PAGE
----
Rising graduation rates among public high school students is encouraging news. Whether or not a letter grade is appended to a school ranking system, we continue to need methods to hold individual schools accountable through quantitative measures.
Rising graduation rates among public high school students — both nationally and here in Utah — is encouraging news. This shows that positive results can follow policies that focus specific attention on the performance of individual schools.
The use of letter grades as an evaluation metric has its naysayers. Some have questioned the fairness and thoroughness of using a single letter as a grade. Whether or not a letter grade is appended to a school ranking system, methods of holding individual schools accountable for their performance — through quantitative measures — do indeed result in better performance.
Proof of that cause-and-effect relationship exists in the latest report on graduation rates from the U.S. Department of Education, which shows an average graduation rate across the nation of 80 percent, and 81 percent in Utah. The report attributes increased graduation rates among underperforming schools across the country to the efforts of community and district levels to focus on the performance of those schools and the student populations they serve.
Such efforts have also been underway in Utah. Letter grades for each public high school are part of that system of accountability. Critics complain that the system punishes certain schools by failing to take into consideration demographic data that might explain why some institutions fare better than others.
A new proposal announced last week by Gov. Gary Herbert’s education adviser would alleviate much of that concern by adding more data to the evaluation process, including information on the school’s demographic breakdown as well as the number of college-level courses offered and the number of students in Advanced Placement courses.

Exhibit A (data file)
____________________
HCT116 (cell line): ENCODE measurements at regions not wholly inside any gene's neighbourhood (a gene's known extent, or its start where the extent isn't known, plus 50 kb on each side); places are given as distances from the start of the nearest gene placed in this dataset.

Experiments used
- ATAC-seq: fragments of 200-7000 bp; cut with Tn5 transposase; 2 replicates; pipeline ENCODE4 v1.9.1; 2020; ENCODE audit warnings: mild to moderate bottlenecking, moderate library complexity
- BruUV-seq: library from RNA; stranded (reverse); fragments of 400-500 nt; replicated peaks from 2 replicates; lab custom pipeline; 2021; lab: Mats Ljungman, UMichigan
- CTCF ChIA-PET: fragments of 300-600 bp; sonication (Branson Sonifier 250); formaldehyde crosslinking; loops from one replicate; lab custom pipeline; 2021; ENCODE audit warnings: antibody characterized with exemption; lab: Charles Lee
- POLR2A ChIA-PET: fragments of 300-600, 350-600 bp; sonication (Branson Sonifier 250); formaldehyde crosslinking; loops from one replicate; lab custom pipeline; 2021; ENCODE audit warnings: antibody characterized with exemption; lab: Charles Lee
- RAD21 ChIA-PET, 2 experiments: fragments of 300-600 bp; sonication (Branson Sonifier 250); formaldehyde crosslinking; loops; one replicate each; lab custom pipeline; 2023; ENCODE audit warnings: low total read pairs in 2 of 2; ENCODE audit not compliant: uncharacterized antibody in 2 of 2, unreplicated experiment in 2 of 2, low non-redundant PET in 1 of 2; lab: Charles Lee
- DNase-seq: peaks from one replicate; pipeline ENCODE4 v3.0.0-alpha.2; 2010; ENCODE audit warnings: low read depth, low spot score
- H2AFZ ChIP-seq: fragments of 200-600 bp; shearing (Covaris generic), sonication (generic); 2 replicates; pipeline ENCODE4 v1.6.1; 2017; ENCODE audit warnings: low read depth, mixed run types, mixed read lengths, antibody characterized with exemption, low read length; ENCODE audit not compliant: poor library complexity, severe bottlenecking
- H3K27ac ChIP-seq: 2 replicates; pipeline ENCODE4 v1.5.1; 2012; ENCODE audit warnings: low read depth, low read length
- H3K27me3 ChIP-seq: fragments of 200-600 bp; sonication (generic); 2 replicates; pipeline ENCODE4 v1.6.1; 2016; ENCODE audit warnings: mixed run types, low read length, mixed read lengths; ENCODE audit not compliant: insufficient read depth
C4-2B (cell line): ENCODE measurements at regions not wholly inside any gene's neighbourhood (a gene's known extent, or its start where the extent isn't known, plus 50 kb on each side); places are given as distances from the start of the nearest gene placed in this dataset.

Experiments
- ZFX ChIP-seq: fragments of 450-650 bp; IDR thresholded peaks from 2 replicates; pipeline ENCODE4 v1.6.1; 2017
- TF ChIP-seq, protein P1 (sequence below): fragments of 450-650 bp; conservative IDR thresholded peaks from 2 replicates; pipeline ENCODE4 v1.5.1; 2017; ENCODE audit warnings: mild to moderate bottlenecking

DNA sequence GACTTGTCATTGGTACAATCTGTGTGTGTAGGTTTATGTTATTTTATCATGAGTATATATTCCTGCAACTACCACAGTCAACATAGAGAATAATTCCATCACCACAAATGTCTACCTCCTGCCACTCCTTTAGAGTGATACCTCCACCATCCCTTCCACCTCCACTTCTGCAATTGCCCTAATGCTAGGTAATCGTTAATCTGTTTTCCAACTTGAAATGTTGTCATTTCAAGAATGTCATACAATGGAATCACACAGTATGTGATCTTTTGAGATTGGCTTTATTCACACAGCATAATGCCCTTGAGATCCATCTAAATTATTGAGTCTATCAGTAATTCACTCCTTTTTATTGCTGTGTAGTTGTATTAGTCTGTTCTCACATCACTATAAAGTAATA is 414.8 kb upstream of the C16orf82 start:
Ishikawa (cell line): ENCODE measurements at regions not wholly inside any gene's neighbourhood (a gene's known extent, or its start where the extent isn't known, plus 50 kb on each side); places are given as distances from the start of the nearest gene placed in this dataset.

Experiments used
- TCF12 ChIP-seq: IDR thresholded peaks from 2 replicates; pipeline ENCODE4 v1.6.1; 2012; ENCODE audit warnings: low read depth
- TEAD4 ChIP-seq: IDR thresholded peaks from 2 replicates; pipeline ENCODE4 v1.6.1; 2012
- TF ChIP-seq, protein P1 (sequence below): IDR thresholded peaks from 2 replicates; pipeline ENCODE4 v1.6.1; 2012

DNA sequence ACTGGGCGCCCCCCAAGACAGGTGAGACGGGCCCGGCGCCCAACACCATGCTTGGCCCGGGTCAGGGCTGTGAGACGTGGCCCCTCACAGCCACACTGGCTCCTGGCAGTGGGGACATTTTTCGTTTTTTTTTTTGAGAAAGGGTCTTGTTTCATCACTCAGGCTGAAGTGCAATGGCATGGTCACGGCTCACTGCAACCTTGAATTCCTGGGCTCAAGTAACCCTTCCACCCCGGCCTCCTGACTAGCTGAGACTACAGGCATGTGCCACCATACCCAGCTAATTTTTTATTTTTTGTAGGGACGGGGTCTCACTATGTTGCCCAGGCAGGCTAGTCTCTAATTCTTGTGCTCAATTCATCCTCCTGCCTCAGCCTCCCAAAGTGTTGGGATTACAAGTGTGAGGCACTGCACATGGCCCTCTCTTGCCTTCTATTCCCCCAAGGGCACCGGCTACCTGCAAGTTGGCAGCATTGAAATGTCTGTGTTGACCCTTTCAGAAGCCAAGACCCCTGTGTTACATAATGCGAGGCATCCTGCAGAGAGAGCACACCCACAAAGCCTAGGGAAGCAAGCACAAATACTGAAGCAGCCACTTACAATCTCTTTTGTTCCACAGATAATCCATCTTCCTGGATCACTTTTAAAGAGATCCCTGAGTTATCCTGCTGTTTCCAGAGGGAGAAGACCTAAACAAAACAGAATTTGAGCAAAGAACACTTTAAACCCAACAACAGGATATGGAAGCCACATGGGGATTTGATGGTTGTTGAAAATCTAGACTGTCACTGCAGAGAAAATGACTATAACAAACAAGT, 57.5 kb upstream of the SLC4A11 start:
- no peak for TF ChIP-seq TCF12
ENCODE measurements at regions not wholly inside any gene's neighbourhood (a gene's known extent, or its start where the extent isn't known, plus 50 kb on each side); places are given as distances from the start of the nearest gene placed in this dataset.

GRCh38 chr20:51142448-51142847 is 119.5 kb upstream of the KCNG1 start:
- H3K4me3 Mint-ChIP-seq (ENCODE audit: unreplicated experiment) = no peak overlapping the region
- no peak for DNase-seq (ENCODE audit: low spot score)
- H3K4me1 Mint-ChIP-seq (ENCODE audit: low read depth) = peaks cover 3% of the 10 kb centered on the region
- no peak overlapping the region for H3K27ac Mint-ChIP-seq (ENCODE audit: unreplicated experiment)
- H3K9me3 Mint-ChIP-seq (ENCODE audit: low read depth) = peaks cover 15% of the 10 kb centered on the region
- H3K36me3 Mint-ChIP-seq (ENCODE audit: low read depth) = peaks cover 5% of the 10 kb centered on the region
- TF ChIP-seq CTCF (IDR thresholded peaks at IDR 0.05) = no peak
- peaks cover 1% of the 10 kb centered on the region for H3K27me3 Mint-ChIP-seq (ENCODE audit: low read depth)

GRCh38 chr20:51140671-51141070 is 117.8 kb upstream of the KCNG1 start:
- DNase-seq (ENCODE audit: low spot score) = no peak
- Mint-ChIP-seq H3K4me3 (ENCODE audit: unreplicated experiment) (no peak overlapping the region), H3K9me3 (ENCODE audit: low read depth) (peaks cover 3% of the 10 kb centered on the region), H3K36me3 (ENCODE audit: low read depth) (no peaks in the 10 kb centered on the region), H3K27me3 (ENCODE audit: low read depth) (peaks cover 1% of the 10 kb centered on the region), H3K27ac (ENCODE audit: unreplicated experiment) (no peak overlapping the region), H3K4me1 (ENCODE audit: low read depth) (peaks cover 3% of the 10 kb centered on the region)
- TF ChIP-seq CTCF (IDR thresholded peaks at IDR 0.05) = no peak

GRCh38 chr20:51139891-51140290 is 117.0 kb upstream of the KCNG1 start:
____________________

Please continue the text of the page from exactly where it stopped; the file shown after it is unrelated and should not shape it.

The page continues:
The state compiles mountains of data on school performance and has two current measurement programs: the letter grading system enacted two years ago by the Utah Legislature, and the Utah Comprehensive Accountability System, also administered by the State Office of Education.
The pool of data used in the evaluation processes is public record. At the same time, it can be hard to access and difficult to interpret. There remains some value in retaining a letter grade, so long as it is viewed for what it is. It should not be seen as the final word on a school’s performance. Letter grades are, instead, a guidepost providing a snapshot of a school’s relative status at a given time.
School districts throughout the country have found value in holding individual schools accountable for their success. The use of letter grades in Utah is just one part of the accountability process. Even so, it is important that such grading systems are as thorough and relevant as possible, which is why the changes proposed through the Governor’s Education Excellence Commission are a move in the right direction.